Volume 92, Issue 19

Tuesday, October 6, 1998

no funny business


What Dreams a cinematic nightmare

Gazette file photo

LOOK HONEY, IT'S A RAINBOW. I LOVE YOU. Robin Williams and Annabella Sciorra gaze a little too lovingly and a little too sappily in What Dreams May Come.

By Sara Falconer
Gazette Staff

For those who have been wondering if computer animation can be used to create something other than a dinosaur or an explosion, the concept behind What Dreams May Come may seem intriguing.

Robin Williams plays Chris Nielsen, who dies and discovers his heaven is a painting created for him by his wife, Annie (Annabella Sciorra). However, the loss of her soul mate so soon after the deaths of their two children proves too much for Annie. When she kills herself, she is to be trapped forever in a hell of her own creation. Because of their special connection, Chris is able to follow her into this hell, against the advice of his afterlife guide, Albert (Cuba Gooding Jr.) and tracker (Max Von Sydow).

This story is the chosen vehicle for the new production company, Metafilmics, which seeks to consider issues of the metaphysical realm through film. What Dreams May Come has been on hold for two decades and finally technology has caught up with the producers' idea of the afterlife. Academy Award winner Joel Hynek heads the team of leading visual effects wizards who collaborated on this project.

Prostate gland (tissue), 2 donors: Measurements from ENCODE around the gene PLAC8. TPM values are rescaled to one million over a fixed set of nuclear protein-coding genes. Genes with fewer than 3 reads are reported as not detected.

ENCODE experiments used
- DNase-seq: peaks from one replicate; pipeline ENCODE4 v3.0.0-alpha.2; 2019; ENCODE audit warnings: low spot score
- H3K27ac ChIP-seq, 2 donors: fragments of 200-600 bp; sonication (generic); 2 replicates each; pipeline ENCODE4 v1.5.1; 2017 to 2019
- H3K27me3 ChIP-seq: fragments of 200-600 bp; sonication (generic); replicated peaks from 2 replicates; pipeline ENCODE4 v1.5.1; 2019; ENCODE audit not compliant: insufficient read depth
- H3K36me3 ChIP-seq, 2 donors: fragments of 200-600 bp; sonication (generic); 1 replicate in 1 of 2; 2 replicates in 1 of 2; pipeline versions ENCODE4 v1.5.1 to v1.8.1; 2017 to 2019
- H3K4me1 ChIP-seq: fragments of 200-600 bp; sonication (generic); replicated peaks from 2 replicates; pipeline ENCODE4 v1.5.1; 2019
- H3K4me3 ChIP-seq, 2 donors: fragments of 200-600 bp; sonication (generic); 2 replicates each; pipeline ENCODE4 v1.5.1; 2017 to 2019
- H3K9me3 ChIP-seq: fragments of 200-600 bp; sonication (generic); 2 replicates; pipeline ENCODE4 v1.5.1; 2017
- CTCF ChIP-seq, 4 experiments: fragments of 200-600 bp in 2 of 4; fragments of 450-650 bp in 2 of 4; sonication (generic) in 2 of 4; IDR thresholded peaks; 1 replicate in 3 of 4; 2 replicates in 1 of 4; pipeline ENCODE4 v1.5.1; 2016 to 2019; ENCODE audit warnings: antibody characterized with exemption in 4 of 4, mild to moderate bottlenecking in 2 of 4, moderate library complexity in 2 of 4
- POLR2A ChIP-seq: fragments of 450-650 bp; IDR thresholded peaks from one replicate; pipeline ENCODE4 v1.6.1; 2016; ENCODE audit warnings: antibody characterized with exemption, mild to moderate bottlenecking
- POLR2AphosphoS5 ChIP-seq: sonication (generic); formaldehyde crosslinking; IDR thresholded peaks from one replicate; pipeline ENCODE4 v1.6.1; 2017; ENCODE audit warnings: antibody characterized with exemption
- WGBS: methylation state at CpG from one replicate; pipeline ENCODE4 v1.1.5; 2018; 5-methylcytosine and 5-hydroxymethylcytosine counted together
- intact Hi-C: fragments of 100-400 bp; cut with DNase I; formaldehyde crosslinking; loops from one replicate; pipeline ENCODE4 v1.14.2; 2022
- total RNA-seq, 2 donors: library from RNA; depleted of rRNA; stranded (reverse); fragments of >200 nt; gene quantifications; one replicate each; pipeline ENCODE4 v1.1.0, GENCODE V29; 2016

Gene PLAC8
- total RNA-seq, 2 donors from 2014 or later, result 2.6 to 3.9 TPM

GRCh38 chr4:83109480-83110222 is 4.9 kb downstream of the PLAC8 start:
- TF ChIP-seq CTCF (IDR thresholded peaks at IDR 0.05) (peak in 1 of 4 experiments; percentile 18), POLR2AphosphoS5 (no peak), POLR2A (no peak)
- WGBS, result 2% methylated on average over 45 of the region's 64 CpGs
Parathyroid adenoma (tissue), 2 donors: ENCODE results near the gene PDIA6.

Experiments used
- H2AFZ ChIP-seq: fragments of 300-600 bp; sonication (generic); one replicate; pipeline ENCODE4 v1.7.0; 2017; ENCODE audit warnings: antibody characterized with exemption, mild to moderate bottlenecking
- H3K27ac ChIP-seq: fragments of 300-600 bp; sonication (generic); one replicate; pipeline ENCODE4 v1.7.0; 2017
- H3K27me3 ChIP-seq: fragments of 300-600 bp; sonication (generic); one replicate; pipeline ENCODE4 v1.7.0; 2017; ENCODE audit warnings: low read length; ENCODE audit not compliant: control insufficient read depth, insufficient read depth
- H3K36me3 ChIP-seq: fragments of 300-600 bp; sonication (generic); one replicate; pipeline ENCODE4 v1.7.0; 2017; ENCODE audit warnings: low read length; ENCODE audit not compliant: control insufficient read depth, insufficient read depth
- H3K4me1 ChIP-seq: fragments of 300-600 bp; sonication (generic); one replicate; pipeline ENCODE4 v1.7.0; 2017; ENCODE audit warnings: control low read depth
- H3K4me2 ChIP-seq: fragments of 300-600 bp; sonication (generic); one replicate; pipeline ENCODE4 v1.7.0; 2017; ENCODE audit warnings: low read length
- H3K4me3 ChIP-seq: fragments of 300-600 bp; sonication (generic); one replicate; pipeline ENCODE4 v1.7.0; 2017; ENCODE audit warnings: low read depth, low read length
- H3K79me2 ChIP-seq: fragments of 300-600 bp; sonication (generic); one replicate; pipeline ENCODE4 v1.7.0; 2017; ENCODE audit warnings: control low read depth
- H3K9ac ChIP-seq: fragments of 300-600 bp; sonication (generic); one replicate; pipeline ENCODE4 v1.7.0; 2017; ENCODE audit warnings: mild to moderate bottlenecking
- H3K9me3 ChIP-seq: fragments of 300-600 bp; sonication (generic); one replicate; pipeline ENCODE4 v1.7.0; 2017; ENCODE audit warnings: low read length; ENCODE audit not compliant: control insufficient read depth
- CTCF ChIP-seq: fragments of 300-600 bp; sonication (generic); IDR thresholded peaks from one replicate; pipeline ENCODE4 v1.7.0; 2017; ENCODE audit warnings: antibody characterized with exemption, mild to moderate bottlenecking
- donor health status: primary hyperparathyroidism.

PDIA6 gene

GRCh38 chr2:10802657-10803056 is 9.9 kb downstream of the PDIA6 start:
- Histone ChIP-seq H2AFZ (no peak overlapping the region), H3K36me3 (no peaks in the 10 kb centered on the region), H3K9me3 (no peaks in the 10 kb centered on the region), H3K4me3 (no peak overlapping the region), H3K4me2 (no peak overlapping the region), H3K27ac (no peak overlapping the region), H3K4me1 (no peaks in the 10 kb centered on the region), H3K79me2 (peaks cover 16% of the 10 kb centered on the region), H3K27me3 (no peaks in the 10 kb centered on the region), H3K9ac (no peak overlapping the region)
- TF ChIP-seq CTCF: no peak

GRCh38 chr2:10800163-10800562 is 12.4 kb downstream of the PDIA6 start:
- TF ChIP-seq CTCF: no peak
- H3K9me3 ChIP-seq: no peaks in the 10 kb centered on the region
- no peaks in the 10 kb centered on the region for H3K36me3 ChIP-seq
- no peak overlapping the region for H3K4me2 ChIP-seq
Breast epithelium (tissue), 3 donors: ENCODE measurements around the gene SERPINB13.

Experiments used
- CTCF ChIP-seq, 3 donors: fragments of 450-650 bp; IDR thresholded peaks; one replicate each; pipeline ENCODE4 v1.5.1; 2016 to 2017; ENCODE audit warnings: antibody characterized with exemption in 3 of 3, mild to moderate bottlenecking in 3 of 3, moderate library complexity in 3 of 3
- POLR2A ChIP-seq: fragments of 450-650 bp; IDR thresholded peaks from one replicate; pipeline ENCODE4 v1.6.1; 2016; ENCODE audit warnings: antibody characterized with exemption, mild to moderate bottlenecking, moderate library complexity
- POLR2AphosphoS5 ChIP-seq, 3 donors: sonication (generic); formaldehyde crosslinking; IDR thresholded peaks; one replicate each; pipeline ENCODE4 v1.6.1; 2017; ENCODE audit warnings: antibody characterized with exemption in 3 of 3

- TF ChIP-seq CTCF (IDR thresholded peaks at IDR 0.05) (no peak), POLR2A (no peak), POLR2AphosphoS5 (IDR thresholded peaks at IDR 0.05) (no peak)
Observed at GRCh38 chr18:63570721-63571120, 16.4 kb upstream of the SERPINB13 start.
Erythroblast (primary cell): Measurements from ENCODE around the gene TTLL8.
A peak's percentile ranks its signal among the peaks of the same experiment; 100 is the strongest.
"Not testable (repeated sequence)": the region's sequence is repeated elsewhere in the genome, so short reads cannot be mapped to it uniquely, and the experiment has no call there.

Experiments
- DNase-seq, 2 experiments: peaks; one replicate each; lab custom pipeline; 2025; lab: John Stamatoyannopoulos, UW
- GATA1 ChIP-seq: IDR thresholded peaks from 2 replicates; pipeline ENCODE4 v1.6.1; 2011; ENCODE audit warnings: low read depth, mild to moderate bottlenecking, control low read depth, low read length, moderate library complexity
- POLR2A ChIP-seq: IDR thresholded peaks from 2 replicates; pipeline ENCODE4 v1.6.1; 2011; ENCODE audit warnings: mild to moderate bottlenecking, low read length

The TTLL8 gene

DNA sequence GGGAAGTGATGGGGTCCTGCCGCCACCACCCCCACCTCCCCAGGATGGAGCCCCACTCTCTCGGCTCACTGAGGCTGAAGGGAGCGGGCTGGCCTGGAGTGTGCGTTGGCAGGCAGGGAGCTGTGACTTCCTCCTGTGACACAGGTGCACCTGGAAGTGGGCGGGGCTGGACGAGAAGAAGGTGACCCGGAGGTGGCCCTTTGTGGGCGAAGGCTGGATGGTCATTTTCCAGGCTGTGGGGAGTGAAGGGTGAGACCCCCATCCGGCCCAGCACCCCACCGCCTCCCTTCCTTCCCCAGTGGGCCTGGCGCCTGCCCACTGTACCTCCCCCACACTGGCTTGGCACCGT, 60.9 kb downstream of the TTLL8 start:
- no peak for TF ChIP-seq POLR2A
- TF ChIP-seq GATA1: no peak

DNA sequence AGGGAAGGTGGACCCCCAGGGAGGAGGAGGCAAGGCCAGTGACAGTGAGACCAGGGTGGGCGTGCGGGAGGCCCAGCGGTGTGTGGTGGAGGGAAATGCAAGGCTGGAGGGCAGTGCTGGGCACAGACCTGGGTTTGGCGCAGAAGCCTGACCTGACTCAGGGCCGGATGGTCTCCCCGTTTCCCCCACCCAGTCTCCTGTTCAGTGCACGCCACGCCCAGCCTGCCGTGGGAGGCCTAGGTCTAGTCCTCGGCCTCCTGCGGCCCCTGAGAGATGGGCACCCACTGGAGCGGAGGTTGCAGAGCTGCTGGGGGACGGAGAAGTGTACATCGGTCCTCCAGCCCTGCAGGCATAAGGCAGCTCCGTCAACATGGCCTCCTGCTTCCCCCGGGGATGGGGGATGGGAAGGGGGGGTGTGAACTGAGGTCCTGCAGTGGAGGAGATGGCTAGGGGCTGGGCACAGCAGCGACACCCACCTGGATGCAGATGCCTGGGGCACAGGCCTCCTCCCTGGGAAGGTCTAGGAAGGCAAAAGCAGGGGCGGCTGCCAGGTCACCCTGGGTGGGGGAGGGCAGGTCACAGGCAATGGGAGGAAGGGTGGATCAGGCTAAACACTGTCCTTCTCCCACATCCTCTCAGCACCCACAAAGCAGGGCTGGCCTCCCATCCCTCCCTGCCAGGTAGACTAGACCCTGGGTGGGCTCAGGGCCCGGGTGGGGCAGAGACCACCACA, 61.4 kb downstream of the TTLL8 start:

These extraordinary special effects are most impressive in Chris' first rendering of heaven, while Annie's painted vision brought to life is absolutely breathtaking. As Chris wanders through her vibrant colours, lush textures, and surreal brush strokes, his awe and exhilaration are shared by the audience. Something truly original has been attempted here and with stunning realness.

Unfortunately, his later visits to other parts of the afterlife pale in comparison to these scenes. From the golden city of levitating, sweetly singing entities, to the grim, fiery domain of pale and shrivelled lost souls, none match the imagination and uniqueness of his painted heaven.

The narrative is also a little disappointing. There are no real surprises as character after character from Chris' life appear to him in disguise to offer advice before revealing their true identities. The melodramatic plot is designed to tug the heartstrings and coax an occasional tear, but there is somehow not enough depth to make the film a truly moving experience. The accomplished cast, especially Williams, do a remarkable job with what they have, but a stronger story would have been a much better compliment to the inspired artistic vision.

For a company supposedly devoted to the exploration of innovative metaphysical ideas, they have chosen an awfully pat answer – heaven is what you want it to be. This concept of the afterlife is beautifully portrayed, but it is distressing that so much was put into the visual realization of it, while the concept itself was not fully developed.

What Dreams May Come is not so much a thought-provoking discussion of complex metaphysical issues as a superficial reaffirmation that things will always turn out nicely if you want them to. Perhaps this film needs a raptor or two.

To Contact The Arts and Entertainment Department: gazette.entertainment@julian.uwo.ca

Copyright The Gazette 1998